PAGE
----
We went into another room where the needle arts and photography enteries were on display and to my great surprise I saw a first place blue ribbon on my hand knit Christmas stocking. Now that did feel pretty special. I did not anticipate winning a ribbon for knitting because I don’t actually consider myself to be terribly proficient at knitting. You know how you are aware of every mistake you make in your knitting, and how some stitches come out looking a bit tweaked or funky here and there, whereas other peoples’ knitting always looks so even and regular and perfect. Nonetheless, they awarded me a blue ribbon on that stocking which did give me the warm fuzzies … no pun intended.
We also found that two of my four entered photographs received second place red ribbons. Hmm … I wasn’t expecting anything, and here I was with one blue ribbon and three red ribbons. So sweet.
We went back into the room with the baked goods, wondering what had become of my plate of biscuits. So we just cruised around again to see if we could find them in a corner with the others that did not win, but to no avail. We looked again at the area where the winners were, and noticed a blue ribbon on top of a piece of paper with the judges marks and scoring, and that piece of paper was on top of a plate that looked an awful lot like the plate my biscuits were on. So we peaked under the paper, and there were my biscuits … with a first place blue ribbon! Wow. We were both a bit shocked in happy surprise. I do admit, now that it is over, it was gratifying to win first place for my biscuits because the basic recipe is one my mother gave me and then I put a lot of thinking and experimentation into tweaking it to make the biscuits rise as much as possible and come out as flaky as I could get them to.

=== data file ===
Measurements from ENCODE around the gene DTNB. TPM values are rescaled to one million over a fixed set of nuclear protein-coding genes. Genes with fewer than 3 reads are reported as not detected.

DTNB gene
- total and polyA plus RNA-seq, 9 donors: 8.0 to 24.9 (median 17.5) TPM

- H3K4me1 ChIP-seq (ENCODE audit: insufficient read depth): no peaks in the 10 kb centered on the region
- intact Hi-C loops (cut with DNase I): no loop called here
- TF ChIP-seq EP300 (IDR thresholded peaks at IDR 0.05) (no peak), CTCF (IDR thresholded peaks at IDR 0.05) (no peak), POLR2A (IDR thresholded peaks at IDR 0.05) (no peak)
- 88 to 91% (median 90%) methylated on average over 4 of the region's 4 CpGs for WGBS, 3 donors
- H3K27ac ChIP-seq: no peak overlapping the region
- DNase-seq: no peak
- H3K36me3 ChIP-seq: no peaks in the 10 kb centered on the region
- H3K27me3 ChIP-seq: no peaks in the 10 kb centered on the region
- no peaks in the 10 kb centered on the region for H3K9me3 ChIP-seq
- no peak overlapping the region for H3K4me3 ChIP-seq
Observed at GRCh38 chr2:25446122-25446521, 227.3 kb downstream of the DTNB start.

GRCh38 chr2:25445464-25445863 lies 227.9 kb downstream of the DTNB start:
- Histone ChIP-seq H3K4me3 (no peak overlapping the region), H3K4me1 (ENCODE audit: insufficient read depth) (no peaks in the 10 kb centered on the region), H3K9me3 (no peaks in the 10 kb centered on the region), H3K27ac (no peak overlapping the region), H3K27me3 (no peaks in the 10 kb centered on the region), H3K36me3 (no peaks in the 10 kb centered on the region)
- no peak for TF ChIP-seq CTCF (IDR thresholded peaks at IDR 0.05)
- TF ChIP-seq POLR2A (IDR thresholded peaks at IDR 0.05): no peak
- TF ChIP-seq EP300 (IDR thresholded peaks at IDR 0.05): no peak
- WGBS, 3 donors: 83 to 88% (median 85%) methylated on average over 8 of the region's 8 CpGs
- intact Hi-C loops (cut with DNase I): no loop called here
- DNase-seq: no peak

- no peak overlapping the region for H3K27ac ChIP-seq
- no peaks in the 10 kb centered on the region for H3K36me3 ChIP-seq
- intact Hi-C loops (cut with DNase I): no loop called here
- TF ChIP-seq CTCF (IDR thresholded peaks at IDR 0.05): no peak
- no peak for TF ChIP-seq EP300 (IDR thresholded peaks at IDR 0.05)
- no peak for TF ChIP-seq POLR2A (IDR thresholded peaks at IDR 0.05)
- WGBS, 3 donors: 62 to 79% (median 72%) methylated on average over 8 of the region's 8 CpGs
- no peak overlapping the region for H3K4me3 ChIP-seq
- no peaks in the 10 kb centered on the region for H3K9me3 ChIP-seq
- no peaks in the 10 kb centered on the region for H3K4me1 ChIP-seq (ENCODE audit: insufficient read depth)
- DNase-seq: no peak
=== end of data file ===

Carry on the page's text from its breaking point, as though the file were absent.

Next time I blog I will share the recipe, in case anyone would like to make my official blue ribbon winning biscuits. They are pretty delightful to bite into and a perfect morning or early afternoon treat with apples and cheese.